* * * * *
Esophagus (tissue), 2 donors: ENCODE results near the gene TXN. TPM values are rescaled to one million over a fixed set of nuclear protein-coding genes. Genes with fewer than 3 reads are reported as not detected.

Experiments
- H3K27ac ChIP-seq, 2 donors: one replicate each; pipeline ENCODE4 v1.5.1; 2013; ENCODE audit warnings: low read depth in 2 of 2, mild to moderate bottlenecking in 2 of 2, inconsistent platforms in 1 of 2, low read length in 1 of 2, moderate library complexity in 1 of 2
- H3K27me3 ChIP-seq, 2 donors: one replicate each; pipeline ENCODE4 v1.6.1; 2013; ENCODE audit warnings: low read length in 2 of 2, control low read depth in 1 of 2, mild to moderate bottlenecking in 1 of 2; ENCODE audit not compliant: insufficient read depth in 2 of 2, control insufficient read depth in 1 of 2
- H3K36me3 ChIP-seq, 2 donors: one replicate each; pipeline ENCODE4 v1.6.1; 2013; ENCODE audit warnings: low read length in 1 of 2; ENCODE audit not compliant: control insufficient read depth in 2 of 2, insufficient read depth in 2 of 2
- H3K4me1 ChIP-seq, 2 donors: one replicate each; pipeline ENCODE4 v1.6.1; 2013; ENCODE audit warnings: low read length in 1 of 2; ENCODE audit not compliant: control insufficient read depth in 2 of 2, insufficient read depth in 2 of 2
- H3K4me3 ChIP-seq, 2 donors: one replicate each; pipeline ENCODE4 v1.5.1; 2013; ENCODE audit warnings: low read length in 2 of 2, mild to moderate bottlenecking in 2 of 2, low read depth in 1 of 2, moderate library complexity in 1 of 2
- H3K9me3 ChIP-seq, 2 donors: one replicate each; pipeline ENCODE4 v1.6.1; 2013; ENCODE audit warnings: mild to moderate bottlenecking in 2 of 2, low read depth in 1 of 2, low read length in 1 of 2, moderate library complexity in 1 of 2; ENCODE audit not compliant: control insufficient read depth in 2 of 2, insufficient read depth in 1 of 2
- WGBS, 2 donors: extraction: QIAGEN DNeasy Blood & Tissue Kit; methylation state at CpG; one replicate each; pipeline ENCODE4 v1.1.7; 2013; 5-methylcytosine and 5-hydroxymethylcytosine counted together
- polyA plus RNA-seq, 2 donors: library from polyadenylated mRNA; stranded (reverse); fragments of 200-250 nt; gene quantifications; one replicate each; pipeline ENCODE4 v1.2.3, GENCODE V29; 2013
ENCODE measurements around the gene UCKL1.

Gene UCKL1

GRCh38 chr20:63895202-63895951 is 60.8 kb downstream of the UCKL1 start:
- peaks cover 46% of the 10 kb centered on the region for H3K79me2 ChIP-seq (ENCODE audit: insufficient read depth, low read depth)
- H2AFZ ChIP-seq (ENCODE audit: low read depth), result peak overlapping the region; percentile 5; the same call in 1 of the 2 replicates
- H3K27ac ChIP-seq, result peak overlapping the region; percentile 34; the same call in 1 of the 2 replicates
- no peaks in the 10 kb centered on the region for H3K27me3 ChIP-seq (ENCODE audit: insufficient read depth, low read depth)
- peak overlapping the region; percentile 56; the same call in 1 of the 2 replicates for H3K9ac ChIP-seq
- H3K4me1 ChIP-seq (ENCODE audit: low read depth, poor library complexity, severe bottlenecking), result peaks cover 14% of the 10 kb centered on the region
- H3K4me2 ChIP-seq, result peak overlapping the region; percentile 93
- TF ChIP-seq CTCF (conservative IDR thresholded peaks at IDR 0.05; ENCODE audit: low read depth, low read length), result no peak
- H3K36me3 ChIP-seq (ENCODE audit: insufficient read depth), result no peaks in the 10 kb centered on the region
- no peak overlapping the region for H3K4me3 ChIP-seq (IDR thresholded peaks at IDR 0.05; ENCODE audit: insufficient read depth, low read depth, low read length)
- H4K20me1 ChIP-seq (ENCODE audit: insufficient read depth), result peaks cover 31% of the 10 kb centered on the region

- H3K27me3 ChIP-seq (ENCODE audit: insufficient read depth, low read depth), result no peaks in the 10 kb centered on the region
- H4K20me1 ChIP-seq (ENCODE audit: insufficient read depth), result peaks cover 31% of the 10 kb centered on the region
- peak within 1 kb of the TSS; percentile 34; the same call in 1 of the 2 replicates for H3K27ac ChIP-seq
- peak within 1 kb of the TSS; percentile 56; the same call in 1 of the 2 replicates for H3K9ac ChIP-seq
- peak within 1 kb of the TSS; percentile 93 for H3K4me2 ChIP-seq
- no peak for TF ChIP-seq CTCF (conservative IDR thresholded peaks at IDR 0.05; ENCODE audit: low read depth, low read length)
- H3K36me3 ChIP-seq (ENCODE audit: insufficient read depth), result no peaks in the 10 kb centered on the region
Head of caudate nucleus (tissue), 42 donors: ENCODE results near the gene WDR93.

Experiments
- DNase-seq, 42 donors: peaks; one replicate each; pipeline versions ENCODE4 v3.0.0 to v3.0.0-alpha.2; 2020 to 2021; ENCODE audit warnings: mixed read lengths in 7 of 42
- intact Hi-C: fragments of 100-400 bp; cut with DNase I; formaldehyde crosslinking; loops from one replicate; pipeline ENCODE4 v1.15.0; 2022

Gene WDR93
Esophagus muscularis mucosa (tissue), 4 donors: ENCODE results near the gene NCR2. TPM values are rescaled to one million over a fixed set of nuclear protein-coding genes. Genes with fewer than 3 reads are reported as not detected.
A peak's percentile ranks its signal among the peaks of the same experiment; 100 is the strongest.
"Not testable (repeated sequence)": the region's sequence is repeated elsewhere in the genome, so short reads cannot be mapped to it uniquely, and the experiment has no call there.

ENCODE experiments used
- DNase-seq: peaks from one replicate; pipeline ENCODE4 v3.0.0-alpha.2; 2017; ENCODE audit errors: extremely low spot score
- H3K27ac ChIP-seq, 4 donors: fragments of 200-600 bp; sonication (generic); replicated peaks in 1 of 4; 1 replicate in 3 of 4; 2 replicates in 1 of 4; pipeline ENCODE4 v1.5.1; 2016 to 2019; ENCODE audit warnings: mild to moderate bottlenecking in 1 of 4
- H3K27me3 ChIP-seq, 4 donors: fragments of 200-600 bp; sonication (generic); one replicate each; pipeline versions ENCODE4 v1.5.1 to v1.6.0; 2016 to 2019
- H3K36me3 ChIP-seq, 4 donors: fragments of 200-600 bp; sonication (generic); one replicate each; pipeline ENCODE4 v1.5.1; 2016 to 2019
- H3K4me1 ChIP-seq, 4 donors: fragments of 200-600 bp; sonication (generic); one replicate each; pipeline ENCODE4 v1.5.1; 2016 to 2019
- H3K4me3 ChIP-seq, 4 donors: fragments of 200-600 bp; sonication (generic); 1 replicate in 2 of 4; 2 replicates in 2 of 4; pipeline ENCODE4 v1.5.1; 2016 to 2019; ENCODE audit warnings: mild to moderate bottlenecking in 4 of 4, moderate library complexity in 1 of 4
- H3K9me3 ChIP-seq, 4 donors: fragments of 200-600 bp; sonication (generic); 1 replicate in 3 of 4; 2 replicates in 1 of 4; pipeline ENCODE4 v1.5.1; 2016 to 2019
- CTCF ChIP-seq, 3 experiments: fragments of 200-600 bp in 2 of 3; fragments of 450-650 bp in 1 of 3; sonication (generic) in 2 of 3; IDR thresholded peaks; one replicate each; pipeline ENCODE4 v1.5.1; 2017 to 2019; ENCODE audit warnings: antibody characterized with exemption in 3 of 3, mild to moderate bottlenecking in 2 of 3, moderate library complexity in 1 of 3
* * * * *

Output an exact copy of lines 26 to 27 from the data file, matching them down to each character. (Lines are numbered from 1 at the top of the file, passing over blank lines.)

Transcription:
- H4K20me1 ChIP-seq (ENCODE audit: insufficient read depth), result peaks cover 31% of the 10 kb centered on the region
- peak within 1 kb of the TSS; percentile 34; the same call in 1 of the 2 replicates for H3K27ac ChIP-seq